Other standard features include a selection of organiser functions – a separate non-miCoach calendar, notes and memos - and office-style applications – voice recorder, world clock, convertor and calculator.
The usual set of alarms, timers and stopwatch gadgetry are included too, plus a selection of full Java games and demo versions to try out.
Modest battery life
The battery performance quoted by Samsung for the F110 miCoach is a middleweight 2.5 hours of talktime or up to 250 hours standby – relatively modest compared to optimum power performances quoted by the likes of Sony Ericsson and Nokia for their recent 3G handsets. Samsung also reckons you can get around 10 hours’ playback from the music player.
In our real-usage trials, the phone required charging every two to three days, after a couple of workouts and a bit of music playing, as well as average amounts of voice calling. This figure would fall further if you used the music player extensively, but we found it acceptable if you’re not using the phone heavily.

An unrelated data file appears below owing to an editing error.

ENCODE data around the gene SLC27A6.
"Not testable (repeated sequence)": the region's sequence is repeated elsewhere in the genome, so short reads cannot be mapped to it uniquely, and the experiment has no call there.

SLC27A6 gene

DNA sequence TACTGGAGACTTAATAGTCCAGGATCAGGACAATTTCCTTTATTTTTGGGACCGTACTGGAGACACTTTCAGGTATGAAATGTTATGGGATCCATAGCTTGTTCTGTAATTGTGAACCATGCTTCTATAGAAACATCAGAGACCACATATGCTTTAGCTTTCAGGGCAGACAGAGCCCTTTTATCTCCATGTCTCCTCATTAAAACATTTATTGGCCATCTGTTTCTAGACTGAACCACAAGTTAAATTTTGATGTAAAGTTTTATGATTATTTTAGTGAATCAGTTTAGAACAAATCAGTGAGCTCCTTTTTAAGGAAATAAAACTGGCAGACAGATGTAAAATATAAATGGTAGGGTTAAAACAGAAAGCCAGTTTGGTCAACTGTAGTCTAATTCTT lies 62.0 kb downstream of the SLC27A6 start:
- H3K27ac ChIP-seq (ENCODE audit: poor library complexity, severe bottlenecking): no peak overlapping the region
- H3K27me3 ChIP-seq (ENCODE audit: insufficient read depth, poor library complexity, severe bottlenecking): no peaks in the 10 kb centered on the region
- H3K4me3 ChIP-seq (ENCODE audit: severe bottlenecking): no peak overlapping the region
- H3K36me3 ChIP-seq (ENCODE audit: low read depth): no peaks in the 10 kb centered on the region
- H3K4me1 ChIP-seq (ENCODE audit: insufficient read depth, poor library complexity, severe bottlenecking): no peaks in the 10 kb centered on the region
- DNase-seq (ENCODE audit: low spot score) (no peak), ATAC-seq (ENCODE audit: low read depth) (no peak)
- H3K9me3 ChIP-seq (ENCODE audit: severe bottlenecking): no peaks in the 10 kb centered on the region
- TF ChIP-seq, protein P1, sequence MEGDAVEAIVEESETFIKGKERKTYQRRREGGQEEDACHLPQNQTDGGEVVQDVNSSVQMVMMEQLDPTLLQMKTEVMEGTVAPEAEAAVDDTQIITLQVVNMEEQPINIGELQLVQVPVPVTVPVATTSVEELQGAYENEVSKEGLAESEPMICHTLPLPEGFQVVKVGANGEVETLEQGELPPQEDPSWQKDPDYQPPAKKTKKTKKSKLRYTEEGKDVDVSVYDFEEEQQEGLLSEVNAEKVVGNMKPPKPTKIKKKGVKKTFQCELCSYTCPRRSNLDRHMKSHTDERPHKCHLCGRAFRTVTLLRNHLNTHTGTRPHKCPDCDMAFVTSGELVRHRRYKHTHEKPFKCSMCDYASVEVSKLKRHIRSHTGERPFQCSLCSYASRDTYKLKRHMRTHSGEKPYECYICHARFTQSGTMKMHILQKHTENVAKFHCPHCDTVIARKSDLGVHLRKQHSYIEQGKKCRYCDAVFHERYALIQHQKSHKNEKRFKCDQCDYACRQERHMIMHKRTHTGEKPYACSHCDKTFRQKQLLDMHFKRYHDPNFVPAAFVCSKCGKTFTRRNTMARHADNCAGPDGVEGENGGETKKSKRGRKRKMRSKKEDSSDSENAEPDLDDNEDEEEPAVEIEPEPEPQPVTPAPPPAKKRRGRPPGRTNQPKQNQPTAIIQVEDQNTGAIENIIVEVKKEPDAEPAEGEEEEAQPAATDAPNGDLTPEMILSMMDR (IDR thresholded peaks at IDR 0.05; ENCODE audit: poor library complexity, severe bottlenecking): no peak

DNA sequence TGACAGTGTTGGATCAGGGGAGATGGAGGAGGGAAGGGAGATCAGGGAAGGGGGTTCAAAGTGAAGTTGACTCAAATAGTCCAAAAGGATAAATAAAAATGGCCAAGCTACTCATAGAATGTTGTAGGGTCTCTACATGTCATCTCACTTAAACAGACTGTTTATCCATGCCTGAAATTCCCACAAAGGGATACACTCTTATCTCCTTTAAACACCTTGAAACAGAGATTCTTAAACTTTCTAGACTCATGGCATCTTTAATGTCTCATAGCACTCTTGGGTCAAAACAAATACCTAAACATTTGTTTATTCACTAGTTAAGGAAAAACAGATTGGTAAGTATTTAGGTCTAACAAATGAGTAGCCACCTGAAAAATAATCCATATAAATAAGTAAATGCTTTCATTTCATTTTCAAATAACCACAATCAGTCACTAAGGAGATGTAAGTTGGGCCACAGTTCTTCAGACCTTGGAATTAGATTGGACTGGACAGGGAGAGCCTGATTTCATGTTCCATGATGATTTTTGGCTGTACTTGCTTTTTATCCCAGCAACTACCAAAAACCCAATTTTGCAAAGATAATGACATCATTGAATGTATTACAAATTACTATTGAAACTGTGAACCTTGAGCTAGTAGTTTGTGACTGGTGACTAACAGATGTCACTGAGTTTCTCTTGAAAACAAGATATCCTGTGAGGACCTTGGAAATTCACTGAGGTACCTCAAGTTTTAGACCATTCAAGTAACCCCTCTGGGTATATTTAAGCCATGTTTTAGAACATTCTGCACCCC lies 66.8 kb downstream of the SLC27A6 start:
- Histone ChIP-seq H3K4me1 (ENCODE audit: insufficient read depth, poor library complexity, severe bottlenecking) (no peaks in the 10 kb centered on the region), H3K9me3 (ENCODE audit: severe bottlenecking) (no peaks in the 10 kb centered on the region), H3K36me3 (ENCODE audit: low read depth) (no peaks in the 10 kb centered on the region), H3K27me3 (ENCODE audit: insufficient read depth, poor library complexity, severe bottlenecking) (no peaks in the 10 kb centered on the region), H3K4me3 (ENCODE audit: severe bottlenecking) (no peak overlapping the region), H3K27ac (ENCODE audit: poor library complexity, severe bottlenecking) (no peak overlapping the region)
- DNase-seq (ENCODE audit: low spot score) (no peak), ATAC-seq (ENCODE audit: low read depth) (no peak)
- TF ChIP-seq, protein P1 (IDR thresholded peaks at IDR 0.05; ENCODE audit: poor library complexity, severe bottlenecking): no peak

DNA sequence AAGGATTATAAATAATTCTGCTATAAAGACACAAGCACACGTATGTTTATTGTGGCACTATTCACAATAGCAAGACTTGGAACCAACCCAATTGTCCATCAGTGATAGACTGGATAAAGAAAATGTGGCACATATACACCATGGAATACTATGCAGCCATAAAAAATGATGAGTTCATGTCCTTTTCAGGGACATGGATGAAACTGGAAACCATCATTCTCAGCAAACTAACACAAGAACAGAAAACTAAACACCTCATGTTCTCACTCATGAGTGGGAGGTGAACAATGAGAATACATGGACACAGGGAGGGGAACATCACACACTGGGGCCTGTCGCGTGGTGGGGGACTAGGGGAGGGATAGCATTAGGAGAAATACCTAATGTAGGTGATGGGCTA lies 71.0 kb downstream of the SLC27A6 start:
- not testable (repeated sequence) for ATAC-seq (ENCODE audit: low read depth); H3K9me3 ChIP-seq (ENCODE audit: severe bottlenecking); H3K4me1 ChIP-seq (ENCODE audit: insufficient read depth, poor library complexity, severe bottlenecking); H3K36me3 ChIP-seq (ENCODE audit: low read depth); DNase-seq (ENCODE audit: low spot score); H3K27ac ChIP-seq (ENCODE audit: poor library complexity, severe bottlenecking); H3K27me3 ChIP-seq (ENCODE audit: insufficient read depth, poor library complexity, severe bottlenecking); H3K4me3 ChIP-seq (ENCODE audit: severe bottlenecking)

Voice calling quality is as reliable as you’d wish for in a mobile, with no problems experienced with taking and making calls. Audio quality was high too, and volume could be cranked up sufficiently loudly.
A high quality phone
We expect to see more of the miCoach brand on other Samsung products - including standalone MP3 players as well as phones - in the near future.
It’s great to have such a sophisticated training system accessible in such a mainstream consumer product; to get a similarly comprehensive standalone running package you’d have to visit a specialist sports store.
The Samsung F110 miCoach Adidas collaboration is based around a high quality coaching system that’s convenient, simple to use and compelling to follow. Tracking your progress and performance levels can be quite addictive (in a good way).
This decent phone has a fine quality music player, too, that’s well integrated with the coaching software. It does have its limitations, with its average camera, lack of memory card expansion and data connectivity speeds - but this isn’t aimed at being a do-everything handset.
For a convenient training companion in your mobile phone that will get you running, improve your performance and keep you motivated, the Samsung F110 miCoach Adidas phone is a definite winner.
Ease of use: 4/5
Call quality: 4.5/5